Creeping Toward Permanent Drought

Scientific American

Both trees and climate models are telling us the same frightening story

Trees killed by drought in Bakersfield, California. Credit: Ashley Cooper Getty Images

I left California in the middle of a drought. The hills framing the 280 from the city to Palo Alto turned brown in the summer, as they always did, and then stayed brown through the winter. The pleasant seventy-degree air began to feel oppressive, the glorious blue sky a source of inchoate guilt. I lived in Oakland, by a cemetery on a hill. The winding paths past angel-topped mausolea and modest age-blacked gravestones were framed by a line of sweet gums, peppered with cypress, redwood, and olive. The smell—a peppery sweetness, pine without Christmas—is what I remember when I think of home.

I now live in New York City, where trees are considered suspicious, not allowed to congregate in groups outside the designated parks. The few on my street are framed by small cages to keep the local dogs away. The effect is pathetic, almost comic, a tiny prison for a tall defiant thing. The largest tree I have seen in New York is dead and in the natural history museum. It is an enormous stump of a California sequoia, each ring a record of a life that began twenty generations before the birth of the logger who ended it.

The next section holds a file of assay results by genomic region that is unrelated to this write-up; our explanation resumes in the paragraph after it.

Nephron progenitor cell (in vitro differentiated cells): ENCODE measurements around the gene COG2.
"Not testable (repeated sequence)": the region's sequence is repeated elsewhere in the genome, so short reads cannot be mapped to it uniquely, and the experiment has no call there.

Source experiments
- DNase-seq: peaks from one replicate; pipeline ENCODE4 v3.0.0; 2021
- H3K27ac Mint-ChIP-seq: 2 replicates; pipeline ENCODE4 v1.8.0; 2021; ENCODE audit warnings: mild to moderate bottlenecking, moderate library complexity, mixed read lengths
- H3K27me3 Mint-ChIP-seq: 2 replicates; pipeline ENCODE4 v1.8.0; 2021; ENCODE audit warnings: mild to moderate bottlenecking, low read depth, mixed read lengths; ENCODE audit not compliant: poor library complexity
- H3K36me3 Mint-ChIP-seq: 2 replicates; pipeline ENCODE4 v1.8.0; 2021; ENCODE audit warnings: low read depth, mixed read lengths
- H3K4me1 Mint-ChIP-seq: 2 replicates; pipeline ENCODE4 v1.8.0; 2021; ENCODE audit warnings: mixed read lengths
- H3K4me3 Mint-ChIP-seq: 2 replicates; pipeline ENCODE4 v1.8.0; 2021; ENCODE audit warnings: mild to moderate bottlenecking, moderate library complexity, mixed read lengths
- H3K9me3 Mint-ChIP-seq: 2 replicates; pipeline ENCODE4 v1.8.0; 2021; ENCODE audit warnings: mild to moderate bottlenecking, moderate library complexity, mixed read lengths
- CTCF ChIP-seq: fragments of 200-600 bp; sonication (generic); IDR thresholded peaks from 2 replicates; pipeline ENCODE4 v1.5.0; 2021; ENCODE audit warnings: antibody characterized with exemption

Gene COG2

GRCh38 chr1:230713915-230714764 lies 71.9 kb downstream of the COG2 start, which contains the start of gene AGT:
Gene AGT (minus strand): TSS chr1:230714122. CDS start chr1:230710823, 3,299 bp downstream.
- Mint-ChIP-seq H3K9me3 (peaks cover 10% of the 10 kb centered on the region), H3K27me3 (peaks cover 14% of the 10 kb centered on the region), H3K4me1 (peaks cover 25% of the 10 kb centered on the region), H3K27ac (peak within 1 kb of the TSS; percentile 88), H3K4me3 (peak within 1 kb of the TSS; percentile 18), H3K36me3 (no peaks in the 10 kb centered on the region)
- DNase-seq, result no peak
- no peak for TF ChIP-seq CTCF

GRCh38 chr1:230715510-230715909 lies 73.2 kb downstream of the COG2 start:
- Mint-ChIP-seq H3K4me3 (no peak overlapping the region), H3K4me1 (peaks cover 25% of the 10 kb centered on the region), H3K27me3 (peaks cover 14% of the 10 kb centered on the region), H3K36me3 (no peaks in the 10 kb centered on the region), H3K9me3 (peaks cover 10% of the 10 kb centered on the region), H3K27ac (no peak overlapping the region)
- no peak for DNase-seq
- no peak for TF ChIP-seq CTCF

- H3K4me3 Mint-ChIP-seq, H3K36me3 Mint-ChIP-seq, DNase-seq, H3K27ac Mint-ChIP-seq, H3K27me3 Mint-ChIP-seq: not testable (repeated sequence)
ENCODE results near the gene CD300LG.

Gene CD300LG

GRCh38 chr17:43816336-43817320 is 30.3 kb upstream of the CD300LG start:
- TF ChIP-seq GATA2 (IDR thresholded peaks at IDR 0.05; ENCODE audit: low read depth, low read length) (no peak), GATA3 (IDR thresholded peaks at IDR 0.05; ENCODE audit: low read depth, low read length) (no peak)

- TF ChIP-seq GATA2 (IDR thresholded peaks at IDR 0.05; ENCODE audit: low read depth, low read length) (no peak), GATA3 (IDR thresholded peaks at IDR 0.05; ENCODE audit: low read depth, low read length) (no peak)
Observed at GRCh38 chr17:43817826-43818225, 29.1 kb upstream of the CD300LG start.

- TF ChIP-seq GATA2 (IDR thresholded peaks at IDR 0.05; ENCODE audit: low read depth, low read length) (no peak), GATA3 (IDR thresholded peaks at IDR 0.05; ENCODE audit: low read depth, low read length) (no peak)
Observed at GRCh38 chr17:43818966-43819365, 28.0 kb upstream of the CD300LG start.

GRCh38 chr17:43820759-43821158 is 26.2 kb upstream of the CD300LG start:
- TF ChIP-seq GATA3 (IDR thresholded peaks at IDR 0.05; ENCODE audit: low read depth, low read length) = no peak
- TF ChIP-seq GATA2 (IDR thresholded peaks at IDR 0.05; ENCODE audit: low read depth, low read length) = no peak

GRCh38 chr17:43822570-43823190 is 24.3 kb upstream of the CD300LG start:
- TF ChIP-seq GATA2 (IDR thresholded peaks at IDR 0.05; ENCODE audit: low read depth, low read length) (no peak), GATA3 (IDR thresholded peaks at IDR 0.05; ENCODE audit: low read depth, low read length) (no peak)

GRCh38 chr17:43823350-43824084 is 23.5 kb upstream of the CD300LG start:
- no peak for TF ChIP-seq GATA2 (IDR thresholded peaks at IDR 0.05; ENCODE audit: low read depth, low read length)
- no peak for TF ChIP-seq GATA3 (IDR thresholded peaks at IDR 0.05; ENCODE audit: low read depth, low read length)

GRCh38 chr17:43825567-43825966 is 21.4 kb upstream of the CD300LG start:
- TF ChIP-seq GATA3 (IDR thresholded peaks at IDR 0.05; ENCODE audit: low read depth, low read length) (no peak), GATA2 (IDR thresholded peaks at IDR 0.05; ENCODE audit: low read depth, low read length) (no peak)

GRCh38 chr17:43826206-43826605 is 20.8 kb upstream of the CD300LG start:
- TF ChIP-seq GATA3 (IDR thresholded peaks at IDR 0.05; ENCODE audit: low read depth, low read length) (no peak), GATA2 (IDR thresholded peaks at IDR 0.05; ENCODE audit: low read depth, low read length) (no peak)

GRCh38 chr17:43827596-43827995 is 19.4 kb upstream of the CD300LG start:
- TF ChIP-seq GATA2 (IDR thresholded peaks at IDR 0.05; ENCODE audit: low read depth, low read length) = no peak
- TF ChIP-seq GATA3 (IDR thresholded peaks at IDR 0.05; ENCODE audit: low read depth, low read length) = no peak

The trees in New York, and the city too, are fed by moisture carried from the Gulf of Mexico or the Atlantic. There is no dry season, just a scatter of rain and snow spread evenly on top of the year. California rainfall, though, beats with the erratic rhythm of the tropical Pacific. There, the long spine of South America dredges cold water from the depths of the ocean, upwelling to form a permanent pool of cold water that extends into the west, pushed there by the trade winds. The cold water sloshes back and forth, the winds that drive it pulse to their own beat, and the result of the dance is, in some years, a phenomenon of warmer-than-usual water: the Christ Child, El Niño. When he visits, California can expect a rainy winter. When the opposite conditions prevail—La Niña—it’s drought.


Author: Willem Van Cotthem

Honorary Professor of Botany, University of Ghent (Belgium). Scientific Consultant for Desertification and Sustainable Development.

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